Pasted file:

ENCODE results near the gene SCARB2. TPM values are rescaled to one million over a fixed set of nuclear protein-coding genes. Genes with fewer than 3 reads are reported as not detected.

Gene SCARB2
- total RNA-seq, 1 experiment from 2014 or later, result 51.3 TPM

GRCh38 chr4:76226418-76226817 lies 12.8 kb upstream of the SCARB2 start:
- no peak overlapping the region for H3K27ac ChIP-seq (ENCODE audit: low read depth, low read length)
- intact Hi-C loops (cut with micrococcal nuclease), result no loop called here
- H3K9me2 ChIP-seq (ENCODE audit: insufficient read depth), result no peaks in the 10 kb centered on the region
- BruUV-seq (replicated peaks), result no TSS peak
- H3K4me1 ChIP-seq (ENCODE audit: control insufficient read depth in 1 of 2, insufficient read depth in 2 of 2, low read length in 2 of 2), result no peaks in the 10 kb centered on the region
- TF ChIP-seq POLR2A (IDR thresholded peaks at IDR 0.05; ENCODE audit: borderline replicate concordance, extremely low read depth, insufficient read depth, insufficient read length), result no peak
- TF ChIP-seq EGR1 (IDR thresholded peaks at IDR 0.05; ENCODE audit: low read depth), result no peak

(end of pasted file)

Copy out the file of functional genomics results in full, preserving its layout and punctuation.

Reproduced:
ENCODE results near the gene SCARB2. TPM values are rescaled to one million over a fixed set of nuclear protein-coding genes. Genes with fewer than 3 reads are reported as not detected.

Gene SCARB2
- total RNA-seq, 1 experiment from 2014 or later, result 51.3 TPM

GRCh38 chr4:76226418-76226817 lies 12.8 kb upstream of the SCARB2 start:
- no peak overlapping the region for H3K27ac ChIP-seq (ENCODE audit: low read depth, low read length)
- intact Hi-C loops (cut with micrococcal nuclease), result no loop called here
- H3K9me2 ChIP-seq (ENCODE audit: insufficient read depth), result no peaks in the 10 kb centered on the region
- BruUV-seq (replicated peaks), result no TSS peak
- H3K4me1 ChIP-seq (ENCODE audit: control insufficient read depth in 1 of 2, insufficient read depth in 2 of 2, low read length in 2 of 2), result no peaks in the 10 kb centered on the region
- TF ChIP-seq POLR2A (IDR thresholded peaks at IDR 0.05; ENCODE audit: borderline replicate concordance, extremely low read depth, insufficient read depth, insufficient read length), result no peak
- TF ChIP-seq EGR1 (IDR thresholded peaks at IDR 0.05; ENCODE audit: low read depth), result no peak